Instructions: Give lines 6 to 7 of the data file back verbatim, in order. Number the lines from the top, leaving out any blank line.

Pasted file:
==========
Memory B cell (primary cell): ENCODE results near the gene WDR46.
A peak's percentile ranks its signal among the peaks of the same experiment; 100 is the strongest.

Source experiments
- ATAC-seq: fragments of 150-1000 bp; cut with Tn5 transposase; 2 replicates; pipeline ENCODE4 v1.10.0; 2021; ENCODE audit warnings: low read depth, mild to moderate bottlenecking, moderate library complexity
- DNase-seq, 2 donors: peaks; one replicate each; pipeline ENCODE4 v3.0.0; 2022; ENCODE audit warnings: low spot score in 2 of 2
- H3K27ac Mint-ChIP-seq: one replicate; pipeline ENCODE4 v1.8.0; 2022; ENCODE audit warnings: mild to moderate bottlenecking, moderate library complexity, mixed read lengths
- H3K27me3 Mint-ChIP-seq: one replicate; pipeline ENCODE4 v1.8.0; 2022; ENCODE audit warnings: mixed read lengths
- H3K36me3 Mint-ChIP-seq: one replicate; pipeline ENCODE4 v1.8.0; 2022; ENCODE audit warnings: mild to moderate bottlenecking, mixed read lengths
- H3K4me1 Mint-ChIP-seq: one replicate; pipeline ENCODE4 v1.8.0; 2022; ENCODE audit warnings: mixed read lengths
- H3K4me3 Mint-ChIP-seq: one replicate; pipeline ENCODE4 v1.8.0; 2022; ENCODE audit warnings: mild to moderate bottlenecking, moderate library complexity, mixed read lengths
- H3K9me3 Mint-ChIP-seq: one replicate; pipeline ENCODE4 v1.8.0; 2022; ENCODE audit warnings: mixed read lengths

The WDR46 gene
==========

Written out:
- H3K27ac Mint-ChIP-seq: one replicate; pipeline ENCODE4 v1.8.0; 2022; ENCODE audit warnings: mild to moderate bottlenecking, moderate library complexity, mixed read lengths
- H3K27me3 Mint-ChIP-seq: one replicate; pipeline ENCODE4 v1.8.0; 2022; ENCODE audit warnings: mixed read lengths